"John, in my experience, always operated under direction. He was never a cowboy. Never a cowboy," said Thomas M. Boyd, a former Justice Department colleague and now a partner in a Washington law firm.
"He does what he is instructed to do. He doesn't freelance. That's not the man I know," said Boyd, who signed one of several letters of support from Bolton's former colleagues in government and the private sector.
Yet documents and interviews made public in a three-week Senate Foreign Relations Committee review portray Bolton as a man who sometimes pushed the bounds of policy in furthering his hawkish views. Bolton takes a maximalist view of using U.S. power and opposes international treaties and bodies that would limit it.
Some of the charges come from aides to former Secretary of State Colin Powell, whose inner circle often had tense relations with Bolton. Their nickname for him was "Yosemite Sam," a reference to the pugnacious cartoon character with the bushy mustache who had a habit of shooting himself in the foot.
Lawrence Wilkerson, who was Powell's chief of staff, told the committee that he felt Bolton went too far in publicly denigrating International Atomic Energy Agency chief Mohammed ElBaradei. ElBaradei had angered some Bush administration officials by questioning the U.S. rationale for war in Iraq and, in their view, by not being aggressive enough in probing Iran's nuclear programs.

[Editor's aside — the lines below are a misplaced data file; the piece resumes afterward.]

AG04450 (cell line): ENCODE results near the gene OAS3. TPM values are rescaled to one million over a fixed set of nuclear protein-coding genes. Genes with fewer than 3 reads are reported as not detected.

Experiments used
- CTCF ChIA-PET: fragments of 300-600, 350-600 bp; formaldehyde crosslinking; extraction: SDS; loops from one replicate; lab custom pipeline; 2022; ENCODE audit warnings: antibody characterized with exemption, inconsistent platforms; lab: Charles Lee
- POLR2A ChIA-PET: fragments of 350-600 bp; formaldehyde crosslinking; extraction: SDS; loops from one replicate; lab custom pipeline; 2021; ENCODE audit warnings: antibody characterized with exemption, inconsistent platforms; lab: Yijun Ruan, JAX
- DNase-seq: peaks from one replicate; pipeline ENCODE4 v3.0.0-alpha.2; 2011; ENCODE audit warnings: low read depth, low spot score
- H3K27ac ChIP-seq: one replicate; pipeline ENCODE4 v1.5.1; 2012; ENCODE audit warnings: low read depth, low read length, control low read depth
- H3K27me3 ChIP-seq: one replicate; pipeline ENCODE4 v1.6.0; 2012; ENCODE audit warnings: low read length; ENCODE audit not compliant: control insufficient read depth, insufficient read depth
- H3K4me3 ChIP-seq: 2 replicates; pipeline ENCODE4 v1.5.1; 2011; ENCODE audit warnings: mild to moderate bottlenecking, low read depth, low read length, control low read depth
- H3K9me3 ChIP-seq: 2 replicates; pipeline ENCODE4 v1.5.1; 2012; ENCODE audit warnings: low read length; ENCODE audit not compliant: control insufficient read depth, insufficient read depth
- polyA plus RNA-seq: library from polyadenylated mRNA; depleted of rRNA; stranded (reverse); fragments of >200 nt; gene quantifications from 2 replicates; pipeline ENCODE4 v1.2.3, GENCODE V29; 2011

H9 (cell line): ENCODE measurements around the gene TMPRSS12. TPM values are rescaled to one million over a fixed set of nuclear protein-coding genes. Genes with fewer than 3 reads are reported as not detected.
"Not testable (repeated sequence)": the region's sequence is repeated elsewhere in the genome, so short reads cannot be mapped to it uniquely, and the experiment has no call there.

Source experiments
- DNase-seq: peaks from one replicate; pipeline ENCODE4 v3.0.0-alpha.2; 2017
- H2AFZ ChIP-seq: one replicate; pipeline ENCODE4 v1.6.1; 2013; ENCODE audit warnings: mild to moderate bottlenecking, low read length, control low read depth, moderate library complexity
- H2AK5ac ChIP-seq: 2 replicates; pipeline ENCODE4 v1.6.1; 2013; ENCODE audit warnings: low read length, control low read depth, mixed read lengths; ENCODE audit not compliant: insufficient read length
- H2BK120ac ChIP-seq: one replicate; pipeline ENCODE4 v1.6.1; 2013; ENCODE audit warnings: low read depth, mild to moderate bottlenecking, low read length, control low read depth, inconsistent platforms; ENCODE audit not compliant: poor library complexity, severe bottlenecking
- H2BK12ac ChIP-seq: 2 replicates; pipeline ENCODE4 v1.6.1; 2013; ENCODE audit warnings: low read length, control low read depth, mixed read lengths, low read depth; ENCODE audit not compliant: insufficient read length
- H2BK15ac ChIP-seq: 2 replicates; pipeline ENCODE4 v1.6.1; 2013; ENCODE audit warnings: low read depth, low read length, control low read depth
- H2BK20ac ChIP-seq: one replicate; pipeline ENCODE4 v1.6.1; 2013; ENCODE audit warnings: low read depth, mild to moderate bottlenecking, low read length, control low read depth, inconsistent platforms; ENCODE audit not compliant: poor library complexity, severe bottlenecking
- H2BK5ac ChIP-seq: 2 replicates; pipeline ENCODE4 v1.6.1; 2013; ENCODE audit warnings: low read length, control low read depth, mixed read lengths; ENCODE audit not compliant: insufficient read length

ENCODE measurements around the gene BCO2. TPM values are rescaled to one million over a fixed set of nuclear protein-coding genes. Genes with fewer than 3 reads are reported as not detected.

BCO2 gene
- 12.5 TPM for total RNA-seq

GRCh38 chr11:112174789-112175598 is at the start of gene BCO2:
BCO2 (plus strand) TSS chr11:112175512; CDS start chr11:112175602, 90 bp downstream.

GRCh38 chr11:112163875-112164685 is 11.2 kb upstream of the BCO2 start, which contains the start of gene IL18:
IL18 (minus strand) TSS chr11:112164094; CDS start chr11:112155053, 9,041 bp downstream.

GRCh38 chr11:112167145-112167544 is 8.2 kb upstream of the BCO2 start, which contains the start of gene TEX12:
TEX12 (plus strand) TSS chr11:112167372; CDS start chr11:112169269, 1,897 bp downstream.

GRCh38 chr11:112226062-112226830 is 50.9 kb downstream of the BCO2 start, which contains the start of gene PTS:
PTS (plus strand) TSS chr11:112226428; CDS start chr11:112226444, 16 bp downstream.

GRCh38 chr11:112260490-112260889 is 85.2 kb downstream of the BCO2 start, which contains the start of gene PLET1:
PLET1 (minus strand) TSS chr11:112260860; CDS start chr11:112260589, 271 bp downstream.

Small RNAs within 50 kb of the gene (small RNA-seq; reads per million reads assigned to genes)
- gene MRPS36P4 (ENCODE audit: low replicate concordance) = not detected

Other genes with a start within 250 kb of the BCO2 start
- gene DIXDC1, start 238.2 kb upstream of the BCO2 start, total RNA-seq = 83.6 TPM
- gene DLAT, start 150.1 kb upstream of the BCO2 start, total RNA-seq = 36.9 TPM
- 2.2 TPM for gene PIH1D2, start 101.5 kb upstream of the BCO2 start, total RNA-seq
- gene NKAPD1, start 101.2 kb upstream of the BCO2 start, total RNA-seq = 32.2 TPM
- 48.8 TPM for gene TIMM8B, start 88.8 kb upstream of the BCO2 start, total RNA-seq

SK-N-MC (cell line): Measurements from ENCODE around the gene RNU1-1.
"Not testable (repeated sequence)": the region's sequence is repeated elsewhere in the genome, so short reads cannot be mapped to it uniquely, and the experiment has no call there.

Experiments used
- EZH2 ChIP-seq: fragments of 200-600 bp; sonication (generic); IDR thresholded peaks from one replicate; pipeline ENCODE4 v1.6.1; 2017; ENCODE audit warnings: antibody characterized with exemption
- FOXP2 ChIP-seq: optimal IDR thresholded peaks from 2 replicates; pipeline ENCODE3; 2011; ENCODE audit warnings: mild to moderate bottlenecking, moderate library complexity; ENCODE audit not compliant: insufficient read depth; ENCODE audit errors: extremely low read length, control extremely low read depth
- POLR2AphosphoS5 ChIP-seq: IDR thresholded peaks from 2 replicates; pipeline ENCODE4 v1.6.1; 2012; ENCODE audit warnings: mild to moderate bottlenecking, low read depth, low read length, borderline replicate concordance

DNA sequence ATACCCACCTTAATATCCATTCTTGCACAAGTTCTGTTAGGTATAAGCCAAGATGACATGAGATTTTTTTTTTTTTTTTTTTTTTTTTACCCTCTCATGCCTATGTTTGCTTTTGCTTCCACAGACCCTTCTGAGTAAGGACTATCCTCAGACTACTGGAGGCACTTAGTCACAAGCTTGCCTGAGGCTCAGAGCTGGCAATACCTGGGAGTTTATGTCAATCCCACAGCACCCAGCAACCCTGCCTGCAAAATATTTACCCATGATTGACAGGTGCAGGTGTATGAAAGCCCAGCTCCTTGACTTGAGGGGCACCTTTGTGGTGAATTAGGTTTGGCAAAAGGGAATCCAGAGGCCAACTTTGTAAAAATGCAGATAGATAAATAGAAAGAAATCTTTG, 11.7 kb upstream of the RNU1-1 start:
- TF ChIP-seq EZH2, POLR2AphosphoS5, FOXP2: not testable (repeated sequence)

At the time, the U.S. position was that ElBaradei should follow tradition and leave the agency after two terms. The United States is alone in its opposition, and no action has been taken.
But Bolton "went out of his way to badmouth him, to make sure that everybody knew that the maximum power of the United States would be brought to bear against them if he were brought back in," Wilkerson said.
Some Democrats have suggested in recent days that Bolton, who clashed with analysts at the State Department's Bureau of Intelligence and Research, tried to create his own intelligence operation under another bureau that reports to him.
But in a letter released Wednesday, the State Department said the expanded access to intelligence by the Bureau of Verification and Compliance was approved by Powell, his then-deputy Richard Armitage and others.
The White House, and its allies in Bolton's corner, say the very qualities that the nominee has been criticized for made him effective at the State Department and will help him push through needed reforms at the United Nations.
Bolton's clout is bolstered by ties he has developed throughout the government, including in Cheney's office, the Pentagon and the CIA, where current and former aides have worked.
And, while he's a caustic critic of the United Nations, he's intimately familiar with its operations, having served President Bush's father as an assistant secretary of state overseeing U.S. relations with international organizations.
(c) 2005, Knight Ridder/Tribune Information Services.
ARCHIVE PHOTOS on KRT Direct (from KRT Photo Service, 202-383-6099): John Bolton
ARCHIVE GRAPHIC on KRT Direct (from KRT Graphics, 202-383-6064): 20050307 BOLTON
Need to map